By Opija Raduk
More than 14 million adults, and some 4.7 million children in Europe and Central Asia suffer from severe food insecurity. This has left millions malnourished as a result of insufficient food.
This is according to Food and Agriculture Organization (FAO) in a report while defining the situation in regards to the Food Insecurity Experience Scale (FIES).
The study says that despite the heterogeneity of the region, there is one common challenge related to food security that is present to varying degrees in all countries of Europe and Central Asia. This is the triple burden of malnutrition consisting of undernutrition, overweight and obesity, and micronutrient deficiencies.
Mr Jose Graziano da Silva, the FAO Director-General notes that the region of Europe and Central Asia is better nourished compared to other regions where hunger is a traditional issue.
However, it has been recently affected by the impact of climate change, which impedes the efforts to grow food and have better nutrition.
“There is also another issue, the growing level of obesity reaching epidemic levels in some countries of the region,” he says.
“It is now an established fact that in Europe and richer countries, the problem is not one of undernutrition, but rather of diseases whose human impacts are more specifically due to poor nutrition and overeating,” says Carlo Petrini, the founder of the International Slow Food Movement and FAO Goodwill Ambassador for Zero Hunger for the Region of Europe.
Mr Petrini stresses that tackling these issues requires extensive food education efforts, while at the same time safeguarding small-scale farmers locally-based and sustainable economic activities.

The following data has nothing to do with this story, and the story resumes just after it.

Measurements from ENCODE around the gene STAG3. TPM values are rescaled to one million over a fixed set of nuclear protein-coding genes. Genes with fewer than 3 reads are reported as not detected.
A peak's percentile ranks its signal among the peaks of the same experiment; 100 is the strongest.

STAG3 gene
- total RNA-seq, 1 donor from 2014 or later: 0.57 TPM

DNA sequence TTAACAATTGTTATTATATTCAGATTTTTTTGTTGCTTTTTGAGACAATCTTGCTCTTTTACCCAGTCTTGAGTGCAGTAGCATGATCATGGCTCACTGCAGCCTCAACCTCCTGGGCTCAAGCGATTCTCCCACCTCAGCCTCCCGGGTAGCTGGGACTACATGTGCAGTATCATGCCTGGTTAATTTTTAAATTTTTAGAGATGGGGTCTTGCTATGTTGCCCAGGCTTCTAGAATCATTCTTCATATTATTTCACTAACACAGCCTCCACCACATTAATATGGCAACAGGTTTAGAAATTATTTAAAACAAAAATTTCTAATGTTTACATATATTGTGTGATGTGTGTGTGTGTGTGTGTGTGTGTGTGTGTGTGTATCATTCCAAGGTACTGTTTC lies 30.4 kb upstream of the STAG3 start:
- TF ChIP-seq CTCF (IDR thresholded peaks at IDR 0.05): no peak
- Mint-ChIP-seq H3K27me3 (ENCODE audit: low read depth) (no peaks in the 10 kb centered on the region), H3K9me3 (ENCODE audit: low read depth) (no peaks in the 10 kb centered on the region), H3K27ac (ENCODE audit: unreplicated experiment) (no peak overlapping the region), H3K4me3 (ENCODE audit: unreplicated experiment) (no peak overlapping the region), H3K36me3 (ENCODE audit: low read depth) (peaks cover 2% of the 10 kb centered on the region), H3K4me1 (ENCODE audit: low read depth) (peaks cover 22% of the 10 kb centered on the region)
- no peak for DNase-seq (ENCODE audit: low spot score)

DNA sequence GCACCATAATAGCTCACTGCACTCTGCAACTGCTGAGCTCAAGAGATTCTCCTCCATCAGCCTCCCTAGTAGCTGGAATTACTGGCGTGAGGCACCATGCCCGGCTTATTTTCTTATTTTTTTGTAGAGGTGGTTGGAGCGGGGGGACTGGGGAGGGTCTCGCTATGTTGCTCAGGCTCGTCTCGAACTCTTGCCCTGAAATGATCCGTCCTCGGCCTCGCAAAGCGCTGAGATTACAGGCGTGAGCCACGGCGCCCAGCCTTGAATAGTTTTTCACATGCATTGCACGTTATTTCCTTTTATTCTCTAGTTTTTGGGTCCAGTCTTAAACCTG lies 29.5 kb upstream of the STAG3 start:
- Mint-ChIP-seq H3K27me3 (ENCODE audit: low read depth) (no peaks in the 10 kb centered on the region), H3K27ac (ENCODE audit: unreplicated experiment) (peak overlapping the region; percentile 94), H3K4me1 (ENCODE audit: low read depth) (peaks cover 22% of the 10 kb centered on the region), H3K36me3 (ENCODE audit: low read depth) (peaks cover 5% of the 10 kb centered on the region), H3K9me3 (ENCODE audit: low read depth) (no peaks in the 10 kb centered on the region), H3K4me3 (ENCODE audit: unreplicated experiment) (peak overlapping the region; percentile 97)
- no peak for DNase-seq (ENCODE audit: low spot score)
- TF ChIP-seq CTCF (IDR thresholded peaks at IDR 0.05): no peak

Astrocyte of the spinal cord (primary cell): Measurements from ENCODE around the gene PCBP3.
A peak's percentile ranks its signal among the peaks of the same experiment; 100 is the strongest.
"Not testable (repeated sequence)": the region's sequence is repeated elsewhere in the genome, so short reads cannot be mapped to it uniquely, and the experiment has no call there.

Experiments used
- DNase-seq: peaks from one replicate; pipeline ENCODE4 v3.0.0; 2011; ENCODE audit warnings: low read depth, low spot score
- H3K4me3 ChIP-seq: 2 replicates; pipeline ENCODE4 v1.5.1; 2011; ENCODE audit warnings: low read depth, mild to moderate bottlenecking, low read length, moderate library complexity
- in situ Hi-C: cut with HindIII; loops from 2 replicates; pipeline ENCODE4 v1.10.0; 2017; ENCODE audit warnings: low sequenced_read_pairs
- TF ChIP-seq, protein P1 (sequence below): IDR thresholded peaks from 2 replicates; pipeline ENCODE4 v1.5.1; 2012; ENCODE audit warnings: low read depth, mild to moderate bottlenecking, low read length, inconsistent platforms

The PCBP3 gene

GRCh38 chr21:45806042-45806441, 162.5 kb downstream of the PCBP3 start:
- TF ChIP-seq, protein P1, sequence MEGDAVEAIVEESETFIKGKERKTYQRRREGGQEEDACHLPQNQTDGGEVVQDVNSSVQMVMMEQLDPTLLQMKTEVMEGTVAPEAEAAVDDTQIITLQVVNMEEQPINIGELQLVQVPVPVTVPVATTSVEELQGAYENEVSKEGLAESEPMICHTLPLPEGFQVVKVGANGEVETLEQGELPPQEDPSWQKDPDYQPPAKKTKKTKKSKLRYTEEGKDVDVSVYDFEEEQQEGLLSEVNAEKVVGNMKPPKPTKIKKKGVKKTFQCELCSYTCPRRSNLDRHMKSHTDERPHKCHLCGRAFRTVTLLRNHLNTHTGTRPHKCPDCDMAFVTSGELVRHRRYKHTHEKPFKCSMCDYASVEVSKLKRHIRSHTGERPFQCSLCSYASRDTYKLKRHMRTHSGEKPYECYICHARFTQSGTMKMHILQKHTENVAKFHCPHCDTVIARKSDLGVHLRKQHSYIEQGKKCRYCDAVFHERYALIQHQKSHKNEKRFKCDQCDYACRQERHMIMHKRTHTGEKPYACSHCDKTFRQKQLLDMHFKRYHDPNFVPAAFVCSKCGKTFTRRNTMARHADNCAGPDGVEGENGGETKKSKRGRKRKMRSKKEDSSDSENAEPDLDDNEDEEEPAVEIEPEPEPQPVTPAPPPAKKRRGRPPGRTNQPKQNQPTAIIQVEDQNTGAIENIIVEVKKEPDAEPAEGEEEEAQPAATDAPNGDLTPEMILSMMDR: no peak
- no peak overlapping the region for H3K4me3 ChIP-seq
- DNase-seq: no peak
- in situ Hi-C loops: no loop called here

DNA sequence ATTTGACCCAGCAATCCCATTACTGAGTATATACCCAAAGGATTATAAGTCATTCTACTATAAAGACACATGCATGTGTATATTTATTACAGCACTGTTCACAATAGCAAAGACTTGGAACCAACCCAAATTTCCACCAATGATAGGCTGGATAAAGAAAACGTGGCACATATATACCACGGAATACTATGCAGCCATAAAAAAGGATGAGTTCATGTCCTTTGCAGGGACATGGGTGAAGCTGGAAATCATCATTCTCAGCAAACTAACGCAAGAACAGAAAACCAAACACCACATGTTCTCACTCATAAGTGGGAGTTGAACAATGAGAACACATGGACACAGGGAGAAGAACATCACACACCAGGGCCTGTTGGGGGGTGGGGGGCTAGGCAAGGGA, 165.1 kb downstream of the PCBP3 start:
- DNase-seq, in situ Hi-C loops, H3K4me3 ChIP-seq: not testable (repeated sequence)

Noting that although structured hunger is the thing of the past in the region, FAO Assistant Director-General and Regional Representative for Europe and Central Asia, Vladimir Rakhmanin, says that malnutrition is still present in spite of rising prosperity.
Among important challenges for food security, which need to be addressed in the region, Rakhmanin cites climate change and acute crises spilling over across borders.
He prioritizes three areas of work in the region including support to smallholder and family farmers, improving agrifood trade and market integration, and sustainable natural resource management under changing climate.
“Recently we have started focusing on nutrition issues more, addressing increasingly the negative effects of obesity and overweight including impacts of food systems on non-communicable diseases,” he adds.
Rakhmanin, also expresses his gratitude to FAO’s partners in the region for their active support, including the European Union and Turkey, in particular for their role in providing accommodation for Syrian refugees, the Russian Federation and China.
He notes that the latter, though outside the region, is actively engaged in projects in Central Asia, the Caucuses and the Balkans.
Dr Mirjana Gurinovic, Senior Researcher from the Serbia’s Centre of Research Excellence in Nurition and Metabolism Institute, gives an insight into the dynamics of all three components of malnutrition in the region.
“Malnutrition is a major obstacle to socio-economic development in many countries due to its impact on health and population with high social and public costs,” she says.
Dr Gurinovic notes that undernutrition has been decreasing in the last decade in Europe and Central Asia but is now stagnating at 6.2 percent from 2017.
“With the FAO’s support, the Government of Tajikistan is developing programmes aimed at channelling the remittances of migrants towards agricultural development in the country,” says Nusratulo Musoev, the Deputy Minister for Agriculture of Tajikistan.
Mr Musoev also notes that the government of Tajikistan and FAO are supporting a more rational use of remittances by investing money in the development of family farms as opposed to being fully spent on households’ daily needs.
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